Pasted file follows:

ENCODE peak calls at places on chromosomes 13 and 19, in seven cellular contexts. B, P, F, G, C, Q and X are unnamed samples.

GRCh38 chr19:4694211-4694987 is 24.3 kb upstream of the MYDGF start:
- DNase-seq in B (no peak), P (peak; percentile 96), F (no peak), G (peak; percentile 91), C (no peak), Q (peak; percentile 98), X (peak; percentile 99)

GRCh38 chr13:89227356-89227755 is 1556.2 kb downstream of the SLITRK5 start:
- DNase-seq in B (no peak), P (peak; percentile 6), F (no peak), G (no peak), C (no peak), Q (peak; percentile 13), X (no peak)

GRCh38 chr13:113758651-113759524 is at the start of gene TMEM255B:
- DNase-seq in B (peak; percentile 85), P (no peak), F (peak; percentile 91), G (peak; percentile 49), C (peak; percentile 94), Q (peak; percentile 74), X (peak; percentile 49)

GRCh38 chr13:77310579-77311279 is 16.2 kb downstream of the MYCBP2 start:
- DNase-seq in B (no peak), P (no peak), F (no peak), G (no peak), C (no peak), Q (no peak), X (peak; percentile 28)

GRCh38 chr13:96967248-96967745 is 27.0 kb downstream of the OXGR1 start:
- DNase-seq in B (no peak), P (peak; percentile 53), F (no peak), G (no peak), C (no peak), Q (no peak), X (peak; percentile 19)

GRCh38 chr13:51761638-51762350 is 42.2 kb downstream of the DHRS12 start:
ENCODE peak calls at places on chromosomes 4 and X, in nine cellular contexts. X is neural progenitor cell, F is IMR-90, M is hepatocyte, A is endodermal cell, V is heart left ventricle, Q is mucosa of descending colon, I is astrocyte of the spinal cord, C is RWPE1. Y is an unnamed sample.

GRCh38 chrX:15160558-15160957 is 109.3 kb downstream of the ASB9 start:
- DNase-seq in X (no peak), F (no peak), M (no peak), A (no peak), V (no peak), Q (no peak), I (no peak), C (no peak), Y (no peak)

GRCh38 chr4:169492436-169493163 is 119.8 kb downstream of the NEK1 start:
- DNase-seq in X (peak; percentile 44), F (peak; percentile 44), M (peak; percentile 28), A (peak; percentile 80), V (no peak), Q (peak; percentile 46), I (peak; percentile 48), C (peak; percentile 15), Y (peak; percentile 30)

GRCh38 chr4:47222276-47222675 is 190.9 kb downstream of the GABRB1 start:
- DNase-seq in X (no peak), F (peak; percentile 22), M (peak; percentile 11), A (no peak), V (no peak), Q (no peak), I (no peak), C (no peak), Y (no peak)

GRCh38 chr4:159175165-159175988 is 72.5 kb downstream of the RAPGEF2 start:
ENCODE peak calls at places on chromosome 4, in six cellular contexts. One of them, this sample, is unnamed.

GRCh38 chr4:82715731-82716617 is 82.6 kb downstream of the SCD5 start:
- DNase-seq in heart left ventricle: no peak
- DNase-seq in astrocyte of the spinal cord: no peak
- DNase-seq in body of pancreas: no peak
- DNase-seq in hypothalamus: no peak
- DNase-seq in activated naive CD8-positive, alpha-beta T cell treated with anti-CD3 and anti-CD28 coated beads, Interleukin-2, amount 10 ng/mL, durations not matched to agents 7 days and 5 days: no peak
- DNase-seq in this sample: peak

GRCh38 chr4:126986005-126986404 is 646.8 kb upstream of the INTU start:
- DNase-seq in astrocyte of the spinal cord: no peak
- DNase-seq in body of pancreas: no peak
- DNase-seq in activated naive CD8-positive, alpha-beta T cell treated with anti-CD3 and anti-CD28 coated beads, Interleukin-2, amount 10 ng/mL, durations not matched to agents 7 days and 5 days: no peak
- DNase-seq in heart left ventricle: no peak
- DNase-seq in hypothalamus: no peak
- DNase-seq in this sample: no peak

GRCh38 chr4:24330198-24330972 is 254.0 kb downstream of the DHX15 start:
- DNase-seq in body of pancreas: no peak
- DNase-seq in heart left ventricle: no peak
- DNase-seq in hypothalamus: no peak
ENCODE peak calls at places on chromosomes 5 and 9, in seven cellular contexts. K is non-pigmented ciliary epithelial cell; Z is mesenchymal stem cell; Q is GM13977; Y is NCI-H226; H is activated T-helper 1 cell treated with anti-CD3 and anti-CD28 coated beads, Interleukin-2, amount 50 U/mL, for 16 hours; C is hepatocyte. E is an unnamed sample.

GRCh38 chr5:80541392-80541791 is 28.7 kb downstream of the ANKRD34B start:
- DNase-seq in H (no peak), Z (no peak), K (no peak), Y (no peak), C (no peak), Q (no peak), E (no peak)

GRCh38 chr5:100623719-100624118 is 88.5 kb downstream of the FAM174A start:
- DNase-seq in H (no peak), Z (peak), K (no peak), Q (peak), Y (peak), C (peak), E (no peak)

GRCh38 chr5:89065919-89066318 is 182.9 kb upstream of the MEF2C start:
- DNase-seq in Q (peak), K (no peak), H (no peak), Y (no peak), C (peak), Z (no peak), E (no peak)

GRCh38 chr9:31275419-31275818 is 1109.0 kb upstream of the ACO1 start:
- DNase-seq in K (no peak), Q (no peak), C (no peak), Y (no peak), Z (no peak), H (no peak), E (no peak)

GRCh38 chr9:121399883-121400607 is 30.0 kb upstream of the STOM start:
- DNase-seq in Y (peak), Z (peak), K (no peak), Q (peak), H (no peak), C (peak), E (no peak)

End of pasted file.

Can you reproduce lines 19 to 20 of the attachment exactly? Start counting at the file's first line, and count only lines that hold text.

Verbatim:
- DNase-seq in X (no peak), F (peak; percentile 22), M (peak; percentile 11), A (no peak), V (no peak), Q (no peak), I (no peak), C (no peak), Y (no peak)

GRCh38 chr4:159175165-159175988 is 72.5 kb downstream of the RAPGEF2 start: